The humidity hit later in the week, slowing us a down a bit. Another storm came early Friday morning - 4 a.m. - and pushed in a cold front. The breeze stuck with us for a few days. We woke up late, ate a hearty breakfast at the local diner, hiked Magalloway Mountain, and in the evening caught landlocked salmon, brook trout, brown trout, and rainbow trout on a high floating caddis.
Yesterday I drove up switchbacks
through the Tuscarora Mountains
- these that create a a few fertile valleys in central Pennsylvania-
to a small stream with native brook trout and wild brown trout.
Most people wouldn't consider driving
this far just to fish a small stream.
Destinations are different
for those of us who like to spend
their days in large swaths of public forests
on water with wild trout
and no people.
It was still cold in the morning,
April has been a long March,
and a black woolly bugger jigged
through the deep pools
worked until noon.
The sun stretched itself out over the valley
by early afternoon.
Bugs - caddis, midges, a few black stoneflies -
little puffs of bug smoke
in the warm spots.
There was a pool that,
with every cast of my caddis,
a trout would strike it.
This, that little ten foot pool
and those hungry fish,
is always worth the drive.
I love driving down dirt rods. The ones that go through public lands and arch their way around mountains and into ravines. That follow streams up into their headwaters.
The road splits when a tributary enters, where the mountains fold into each other and you have a choice. Right, Left. I'll pull off when there's space and search the water for wild trout. I fill my days with their dirt and their mysterious bends as much as possible.
That plunge pool is at least fifteen feet deep. I was hoping to see some brown trout rising, but the water this far north is still cold, still in its early spring mode. No bugs to be seen, still ice in the north side hollows.
This bend mirrored the roads I drove around this weekend. Long slices of rock curving, cutting deep into the dirt, hiding dark runs still waking up from winter.
Shade mountain, Jacks Mountain, Penn's Creek.
A Bobcat in the rear view mirror
with still a few gulps of coffee left in the parking lot.
I got pissed at the big water by noon.
A morning of slight takes and spitting flies
ended with two dudes dropping into the middle of the run I was fishing.
I cut up the bank, crossed into the meadow and threw some hoppers.
It was lunch, I was hungry.
I had eaten my last granola bar an hour ago.
I walked back to my truck and drove up the mountain
until I found a pull off
and the stream winding itself out and away
into the rhododendron and mountain laurel.
I took one fly and my 6'10" rod.
Hiked into the woods
following the only path the water cut.
A few deep plunges,
some shallow riffles,
a cut bank that bled
into a hill of ferns,
some small brook trout
and I was fishing.
Eventually I reached the road,
walked back to my truck and off to find lunch.
I love how music can take you back to specific moments in your life. Every time I hear this song I slip back into the first time I heard it taking a lonely drive from Millinocket back into Baxter State Park after doing my weekly laundry and making my weekly phone calls on the payphone downtown to friends and family back home or scattered about.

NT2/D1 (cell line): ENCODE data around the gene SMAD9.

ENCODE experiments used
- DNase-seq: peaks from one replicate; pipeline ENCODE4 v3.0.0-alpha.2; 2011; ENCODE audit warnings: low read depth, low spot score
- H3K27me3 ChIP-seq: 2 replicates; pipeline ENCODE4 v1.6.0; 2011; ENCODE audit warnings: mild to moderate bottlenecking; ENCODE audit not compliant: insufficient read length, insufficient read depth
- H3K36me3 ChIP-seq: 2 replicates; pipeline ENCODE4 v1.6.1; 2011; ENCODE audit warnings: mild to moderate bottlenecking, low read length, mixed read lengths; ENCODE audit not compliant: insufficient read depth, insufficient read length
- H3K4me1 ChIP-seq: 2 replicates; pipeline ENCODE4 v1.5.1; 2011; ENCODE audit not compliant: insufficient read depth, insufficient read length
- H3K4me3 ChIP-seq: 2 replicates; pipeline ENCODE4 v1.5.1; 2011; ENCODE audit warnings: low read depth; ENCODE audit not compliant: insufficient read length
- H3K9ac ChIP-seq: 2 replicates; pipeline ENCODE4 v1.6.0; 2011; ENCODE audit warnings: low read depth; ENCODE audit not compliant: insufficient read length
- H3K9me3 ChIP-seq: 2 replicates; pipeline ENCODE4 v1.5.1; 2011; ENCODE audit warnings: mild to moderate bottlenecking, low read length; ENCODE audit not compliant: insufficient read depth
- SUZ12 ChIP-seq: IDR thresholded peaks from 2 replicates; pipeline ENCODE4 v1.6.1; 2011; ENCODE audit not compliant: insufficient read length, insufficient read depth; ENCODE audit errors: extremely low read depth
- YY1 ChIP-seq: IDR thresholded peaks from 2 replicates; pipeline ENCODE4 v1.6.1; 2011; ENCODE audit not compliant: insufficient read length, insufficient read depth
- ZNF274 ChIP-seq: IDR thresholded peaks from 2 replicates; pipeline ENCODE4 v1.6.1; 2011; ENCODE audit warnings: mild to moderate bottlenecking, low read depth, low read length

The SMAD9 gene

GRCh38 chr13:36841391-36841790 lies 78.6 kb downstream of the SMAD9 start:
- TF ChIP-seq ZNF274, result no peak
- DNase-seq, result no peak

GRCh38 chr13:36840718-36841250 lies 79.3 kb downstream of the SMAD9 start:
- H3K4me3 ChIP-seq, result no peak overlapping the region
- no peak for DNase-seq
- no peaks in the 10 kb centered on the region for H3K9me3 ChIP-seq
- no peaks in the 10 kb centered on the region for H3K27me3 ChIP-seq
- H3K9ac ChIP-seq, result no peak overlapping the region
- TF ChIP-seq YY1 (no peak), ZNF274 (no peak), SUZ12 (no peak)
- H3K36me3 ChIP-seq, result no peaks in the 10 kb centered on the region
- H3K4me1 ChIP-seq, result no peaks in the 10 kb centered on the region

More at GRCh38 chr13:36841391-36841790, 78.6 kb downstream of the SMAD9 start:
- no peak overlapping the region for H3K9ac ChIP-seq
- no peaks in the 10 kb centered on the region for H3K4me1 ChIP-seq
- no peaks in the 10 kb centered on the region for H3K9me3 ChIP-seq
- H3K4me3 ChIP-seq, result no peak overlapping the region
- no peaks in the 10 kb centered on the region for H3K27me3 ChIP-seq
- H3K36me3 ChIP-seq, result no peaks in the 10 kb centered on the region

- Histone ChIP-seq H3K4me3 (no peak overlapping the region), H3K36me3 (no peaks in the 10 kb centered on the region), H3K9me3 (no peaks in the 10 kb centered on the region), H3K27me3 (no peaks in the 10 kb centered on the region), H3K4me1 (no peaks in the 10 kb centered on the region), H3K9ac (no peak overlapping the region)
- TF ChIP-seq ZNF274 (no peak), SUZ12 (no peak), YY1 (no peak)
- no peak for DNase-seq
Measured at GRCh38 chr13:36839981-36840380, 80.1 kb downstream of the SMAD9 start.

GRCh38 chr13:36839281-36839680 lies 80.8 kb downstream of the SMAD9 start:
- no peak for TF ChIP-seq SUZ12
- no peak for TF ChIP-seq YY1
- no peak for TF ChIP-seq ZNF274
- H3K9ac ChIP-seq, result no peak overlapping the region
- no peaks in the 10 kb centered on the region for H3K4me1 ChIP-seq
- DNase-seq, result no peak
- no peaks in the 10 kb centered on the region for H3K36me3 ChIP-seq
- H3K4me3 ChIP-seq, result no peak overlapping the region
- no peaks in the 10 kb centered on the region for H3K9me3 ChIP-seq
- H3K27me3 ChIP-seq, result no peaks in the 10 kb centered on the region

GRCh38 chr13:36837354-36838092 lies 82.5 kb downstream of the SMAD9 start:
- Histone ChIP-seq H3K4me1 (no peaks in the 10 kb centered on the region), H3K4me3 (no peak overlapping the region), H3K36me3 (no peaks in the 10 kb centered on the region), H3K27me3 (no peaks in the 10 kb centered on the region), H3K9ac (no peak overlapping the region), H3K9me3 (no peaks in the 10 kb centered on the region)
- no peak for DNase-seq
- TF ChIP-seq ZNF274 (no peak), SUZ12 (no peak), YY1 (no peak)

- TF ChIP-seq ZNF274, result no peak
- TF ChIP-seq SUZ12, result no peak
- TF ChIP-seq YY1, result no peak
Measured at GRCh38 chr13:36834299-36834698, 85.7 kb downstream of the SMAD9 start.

The drive was always bittersweet for I was blessed with a not-so-subtle landscape of Kathadin and its brothers & sisters captivating my eyes while simultaneously feeling subtle pangs of loneliness. Though, that feeling never ventured into disconnect for I worked hard at sending letters and making calls on my weekly visits back into town.
Oddly, whenever I look back at that particular time in my life - living out of my pack, traveling every six or so months to a new place that would most definitely be in the middle of nowhere due to the nature of trail work, finally learning how to cook since no one was going to cook for me - I feel like I was more connected to my family and friends than I've been since. My relationships were more deliberate - laying in my tent at night writing a letter instead of sluggishly scrolling through mindless chatter and meaningless memes, taking a trip to town to find the only pay phone and dialing those 20 numbers on my calling card hoping the entire time someone will actually pick and if not, opening my tattered "address book" to find someone else to call I hadn't talk to in awhile - and therefore kept me more connected to those in my life, even if they were thousands of miles away.
I guess sometimes the further away you are from people the closer you feel.
Random Note About the Song:
This is a quintessential "Maine" song for me. Probably because of the geographical location of the son, but more importantly also the length and cadence.... it's the perfect song to drive down seemingly endless dirt roads in thick forests where you can lose yourself in a beautiful story.
"What a way to ride... ah, what a way to go..."
Ah, a week later, and I'm slowly falling back into the "home for the summer" routine - waking up, drinking coffee, riding down the bike path to Shock's Mill Bridge, reading on the porch, and planning my next fishing journey. I've also had a bit of time to reflect back on our Vermont/New Hampshire road trip we just got back from. First off, we absolutely fell in love with Vermont. The greenness, the mountains, the vibe, the water, Everywhere we went, there was water and there were inevitably people enjoying it - fishing, rafting, swimming. It was great to see. We will be going back there, maybe for a long while some day. Montpelier was especially awesome.